Video Narrative Exposure Therapy (NET) with children and young people who witnessed domestic violence: A naturalistic single case study series

Rocca, Fiammetta and UNSPECIFIED (2023) Video Narrative Exposure Therapy (NET) with children and young people who witnessed domestic violence: A naturalistic single case study series. DClinPsy thesis, University of Nottingham.

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Children and young people (CYP) who witnessed domestic violence (DV) can develop posttraumatic stress symptoms (PTSS) and other negative mental health outcomes. Narrative Exposure Therapy (NET) is a treatment for survivors of repeated or prolonged trauma which has been adapted for use with CYP and videoconferencing delivery. Despite the growing evidence for the use of NET with adults, fewer studies have been conducted using its child-friendly protocol. As a brief, NICE-recommended treatment that was specifically designed to address multiple traumas and appears to be tolerable, NET may be a good candidate for use with CYP experiencing trauma-related difficulties following DV-exposure.


The primary study aim was evaluate whether video NET can reduce PTSS in CYP who witnessed DV. Secondary aims were to: (a) determine whether video NET can also impact on general psychological distress, including depression symptoms, anxiety symptoms, risk to self, and functioning problems; (b) examine the putative mechanisms of change within NET, i.e., habituation and integration of trauma memories; and (c) explore whether video NET is feasible and acceptable.


A naturalistic, mixed-method, AB, interventional single case design was used in this study. Participants were recruited from the waiting lists of a Child and Adolescent Mental Health Service. They completed questionnaires to assess symptom change and trauma memory quality and wore a heart rate (HR) monitor device to assess habituation. Participants could also opt to complete a Change Interview at one-month follow-up. Analyses included visual inspection of outcome and process data, reliable and clinically significant change indices, effect size estimate calculations (TAU-U A vs B), and content analysis of qualitative data.


Five female adolescents aged 13-17 years joined the study and completed 4-10 video-sessions of the child-friendly NET protocol. At post-intervention, three participants showed reliable improvement in PTSS, but only one showed clinically significant change. One participant also demonstrated reliable improvement in general psychological distress. Effect size point estimates ranged from moderate to very large and indicated change in the desired direction for all but one participant; TAU-U values for general psychological distress were more modest. Three participants showed reductions in trauma memory quality, indicating increased integration. Within-session habituation was observed for all participants with available HR data; between-session habituation was also recorded for two of them. Completing the lifeline was mentioned as a helpful aspect of NET, the video delivery was considered both a barrier and a facilitator to engagement, and positive or mixed changes were reported by the two participants who completed Change Interviews.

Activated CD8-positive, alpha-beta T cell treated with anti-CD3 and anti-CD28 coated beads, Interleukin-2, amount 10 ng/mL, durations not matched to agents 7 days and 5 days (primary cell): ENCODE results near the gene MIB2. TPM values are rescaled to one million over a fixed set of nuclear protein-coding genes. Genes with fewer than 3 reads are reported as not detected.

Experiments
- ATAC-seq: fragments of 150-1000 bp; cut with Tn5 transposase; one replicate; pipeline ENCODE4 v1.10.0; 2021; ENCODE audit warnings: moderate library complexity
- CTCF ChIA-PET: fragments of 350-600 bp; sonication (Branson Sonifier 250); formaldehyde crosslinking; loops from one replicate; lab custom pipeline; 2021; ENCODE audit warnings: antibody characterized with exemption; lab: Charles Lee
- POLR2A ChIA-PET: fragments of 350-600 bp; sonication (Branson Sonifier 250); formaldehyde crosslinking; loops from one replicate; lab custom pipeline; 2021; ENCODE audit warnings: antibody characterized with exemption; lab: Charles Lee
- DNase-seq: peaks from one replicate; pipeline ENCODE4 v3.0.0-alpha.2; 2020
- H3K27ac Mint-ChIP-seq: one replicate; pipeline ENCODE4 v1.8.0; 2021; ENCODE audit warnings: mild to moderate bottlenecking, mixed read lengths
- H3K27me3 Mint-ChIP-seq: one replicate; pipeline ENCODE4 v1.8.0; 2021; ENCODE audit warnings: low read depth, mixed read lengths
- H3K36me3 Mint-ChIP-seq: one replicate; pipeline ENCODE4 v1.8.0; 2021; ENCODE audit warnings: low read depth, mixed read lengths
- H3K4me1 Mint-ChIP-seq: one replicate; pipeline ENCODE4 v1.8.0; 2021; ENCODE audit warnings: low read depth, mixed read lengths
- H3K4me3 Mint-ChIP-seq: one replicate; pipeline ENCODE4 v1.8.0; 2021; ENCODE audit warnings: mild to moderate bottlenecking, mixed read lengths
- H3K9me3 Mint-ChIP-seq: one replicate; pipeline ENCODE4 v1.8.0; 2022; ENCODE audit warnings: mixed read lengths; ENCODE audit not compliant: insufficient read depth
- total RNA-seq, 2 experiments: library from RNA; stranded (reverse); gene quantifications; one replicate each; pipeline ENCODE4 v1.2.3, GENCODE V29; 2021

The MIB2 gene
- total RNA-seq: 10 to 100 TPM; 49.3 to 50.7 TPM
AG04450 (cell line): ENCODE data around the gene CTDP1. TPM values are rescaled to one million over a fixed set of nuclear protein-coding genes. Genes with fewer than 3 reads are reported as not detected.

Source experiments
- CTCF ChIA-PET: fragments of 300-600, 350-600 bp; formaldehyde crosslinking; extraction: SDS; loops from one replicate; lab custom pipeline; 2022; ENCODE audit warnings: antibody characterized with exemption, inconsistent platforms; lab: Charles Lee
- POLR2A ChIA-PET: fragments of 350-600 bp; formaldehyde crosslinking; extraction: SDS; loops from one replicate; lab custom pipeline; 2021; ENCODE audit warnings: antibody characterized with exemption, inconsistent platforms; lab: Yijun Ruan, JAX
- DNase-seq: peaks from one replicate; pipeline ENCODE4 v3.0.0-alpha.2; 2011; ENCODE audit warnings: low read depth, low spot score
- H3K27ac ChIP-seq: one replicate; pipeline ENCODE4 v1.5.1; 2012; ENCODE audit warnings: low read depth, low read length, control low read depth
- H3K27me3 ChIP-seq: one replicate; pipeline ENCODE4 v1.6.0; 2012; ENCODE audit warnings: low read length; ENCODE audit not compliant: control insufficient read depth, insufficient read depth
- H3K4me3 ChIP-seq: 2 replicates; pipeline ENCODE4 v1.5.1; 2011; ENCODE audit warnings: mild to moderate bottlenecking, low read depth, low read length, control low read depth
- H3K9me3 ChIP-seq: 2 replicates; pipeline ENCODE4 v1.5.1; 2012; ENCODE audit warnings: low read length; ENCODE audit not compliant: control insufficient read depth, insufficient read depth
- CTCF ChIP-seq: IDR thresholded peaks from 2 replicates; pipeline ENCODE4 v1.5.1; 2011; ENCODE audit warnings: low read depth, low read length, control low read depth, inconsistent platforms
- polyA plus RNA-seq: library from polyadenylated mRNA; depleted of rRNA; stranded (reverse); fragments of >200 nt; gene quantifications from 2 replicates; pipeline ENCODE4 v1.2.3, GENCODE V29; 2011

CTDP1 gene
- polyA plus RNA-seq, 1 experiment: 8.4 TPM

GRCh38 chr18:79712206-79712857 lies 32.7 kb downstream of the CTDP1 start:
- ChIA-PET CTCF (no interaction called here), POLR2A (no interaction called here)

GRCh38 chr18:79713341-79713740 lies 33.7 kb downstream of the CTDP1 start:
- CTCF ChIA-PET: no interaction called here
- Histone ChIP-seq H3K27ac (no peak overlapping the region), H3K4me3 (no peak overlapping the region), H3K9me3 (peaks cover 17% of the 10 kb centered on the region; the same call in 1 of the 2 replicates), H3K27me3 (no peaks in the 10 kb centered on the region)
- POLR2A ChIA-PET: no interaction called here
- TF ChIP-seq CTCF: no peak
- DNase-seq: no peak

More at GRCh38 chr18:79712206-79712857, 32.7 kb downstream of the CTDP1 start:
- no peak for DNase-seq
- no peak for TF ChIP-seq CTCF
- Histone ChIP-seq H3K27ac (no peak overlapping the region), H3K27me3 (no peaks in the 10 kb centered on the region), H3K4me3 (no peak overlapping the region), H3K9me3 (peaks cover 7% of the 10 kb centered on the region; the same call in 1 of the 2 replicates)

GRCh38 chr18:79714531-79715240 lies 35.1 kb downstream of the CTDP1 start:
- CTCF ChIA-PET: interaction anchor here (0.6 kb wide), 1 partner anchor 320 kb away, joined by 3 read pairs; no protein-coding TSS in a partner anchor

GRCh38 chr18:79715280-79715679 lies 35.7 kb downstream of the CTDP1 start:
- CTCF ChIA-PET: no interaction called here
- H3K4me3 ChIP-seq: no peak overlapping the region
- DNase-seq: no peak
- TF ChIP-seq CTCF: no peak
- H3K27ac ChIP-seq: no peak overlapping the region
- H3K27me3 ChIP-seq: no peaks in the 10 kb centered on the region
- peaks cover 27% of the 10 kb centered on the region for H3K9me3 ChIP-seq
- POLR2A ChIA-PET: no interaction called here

The findings provided preliminary evidence for the effectiveness of video NET in reducing PTSS in young people who witnessed DV. The study also offered some support for reduction in trauma memory quality and between-session habituation as key mechanisms of change. Video NET appeared feasible and acceptable, although not all participants’ views were represented. Future research with more control and larger samples is needed to answer questions on generality of findings and impact of online delivery; future studies may also include longer follow-up periods and investigate other outcomes.

Item Type: Thesis (University of Nottingham only) (DClinPsy)
Supervisors: Schröder, Thomas
Moghaddam, Nima
Keywords: posttraumatic stress; complex trauma; narrative exposure therapy; KIDNET; children and young people; domestic violence; remote psychotherapy
Subjects: W Medicine and related subjects (NLM Classification) > WM Psychiatry
Faculties/Schools: UK Campuses > Faculty of Medicine and Health Sciences > School of Medicine
Item ID: 73686
Depositing User: Rocca, Fiammetta
Date Deposited: 19 Jul 2023 04:40
Last Modified: 19 Jul 2023 04:40

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